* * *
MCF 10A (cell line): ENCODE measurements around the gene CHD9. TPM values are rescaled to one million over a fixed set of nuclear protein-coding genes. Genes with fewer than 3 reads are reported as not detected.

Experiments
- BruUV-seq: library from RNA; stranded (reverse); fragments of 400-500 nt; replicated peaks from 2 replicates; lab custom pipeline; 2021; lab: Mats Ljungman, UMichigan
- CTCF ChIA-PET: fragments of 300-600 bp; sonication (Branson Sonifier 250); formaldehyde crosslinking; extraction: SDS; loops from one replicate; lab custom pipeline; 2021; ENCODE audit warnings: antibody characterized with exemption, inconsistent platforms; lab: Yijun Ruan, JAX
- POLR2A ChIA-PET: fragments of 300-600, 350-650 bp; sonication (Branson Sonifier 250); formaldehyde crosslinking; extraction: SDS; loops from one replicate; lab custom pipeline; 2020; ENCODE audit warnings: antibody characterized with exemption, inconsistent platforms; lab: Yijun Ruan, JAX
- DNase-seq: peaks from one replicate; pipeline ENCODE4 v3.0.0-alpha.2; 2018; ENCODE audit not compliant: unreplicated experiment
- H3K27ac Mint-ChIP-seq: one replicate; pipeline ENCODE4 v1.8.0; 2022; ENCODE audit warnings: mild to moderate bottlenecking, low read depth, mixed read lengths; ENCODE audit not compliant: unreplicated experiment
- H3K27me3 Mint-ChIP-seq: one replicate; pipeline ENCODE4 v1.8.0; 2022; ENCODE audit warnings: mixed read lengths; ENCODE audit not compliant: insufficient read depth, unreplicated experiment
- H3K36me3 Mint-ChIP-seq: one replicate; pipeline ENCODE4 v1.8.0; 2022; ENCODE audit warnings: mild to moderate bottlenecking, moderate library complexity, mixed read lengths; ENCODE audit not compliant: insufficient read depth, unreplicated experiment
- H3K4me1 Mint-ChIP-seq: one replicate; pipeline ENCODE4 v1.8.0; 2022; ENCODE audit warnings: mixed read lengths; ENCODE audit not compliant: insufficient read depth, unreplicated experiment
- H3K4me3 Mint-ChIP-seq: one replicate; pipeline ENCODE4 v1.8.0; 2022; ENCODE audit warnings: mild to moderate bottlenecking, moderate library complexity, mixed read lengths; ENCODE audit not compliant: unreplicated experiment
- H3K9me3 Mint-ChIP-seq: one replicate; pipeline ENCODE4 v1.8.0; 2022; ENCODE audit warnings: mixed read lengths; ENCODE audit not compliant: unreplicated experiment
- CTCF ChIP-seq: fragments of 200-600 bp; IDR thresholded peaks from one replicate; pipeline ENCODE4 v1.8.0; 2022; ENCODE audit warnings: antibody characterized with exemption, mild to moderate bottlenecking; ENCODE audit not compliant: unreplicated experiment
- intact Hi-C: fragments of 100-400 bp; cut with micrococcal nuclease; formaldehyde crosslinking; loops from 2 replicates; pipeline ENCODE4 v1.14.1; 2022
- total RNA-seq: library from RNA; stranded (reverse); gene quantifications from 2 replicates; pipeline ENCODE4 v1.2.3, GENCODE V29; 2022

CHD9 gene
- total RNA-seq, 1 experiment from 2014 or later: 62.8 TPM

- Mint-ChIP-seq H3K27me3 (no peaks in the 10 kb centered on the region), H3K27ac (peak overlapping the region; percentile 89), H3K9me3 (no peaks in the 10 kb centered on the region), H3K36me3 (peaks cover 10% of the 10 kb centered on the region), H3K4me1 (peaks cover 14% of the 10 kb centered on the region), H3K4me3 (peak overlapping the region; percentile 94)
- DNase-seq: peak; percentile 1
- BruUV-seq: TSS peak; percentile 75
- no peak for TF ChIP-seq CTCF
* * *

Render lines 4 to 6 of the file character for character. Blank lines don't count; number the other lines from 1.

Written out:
- CTCF ChIA-PET: fragments of 300-600 bp; sonication (Branson Sonifier 250); formaldehyde crosslinking; extraction: SDS; loops from one replicate; lab custom pipeline; 2021; ENCODE audit warnings: antibody characterized with exemption, inconsistent platforms; lab: Yijun Ruan, JAX
- POLR2A ChIA-PET: fragments of 300-600, 350-650 bp; sonication (Branson Sonifier 250); formaldehyde crosslinking; extraction: SDS; loops from one replicate; lab custom pipeline; 2020; ENCODE audit warnings: antibody characterized with exemption, inconsistent platforms; lab: Yijun Ruan, JAX
- DNase-seq: peaks from one replicate; pipeline ENCODE4 v3.0.0-alpha.2; 2018; ENCODE audit not compliant: unreplicated experiment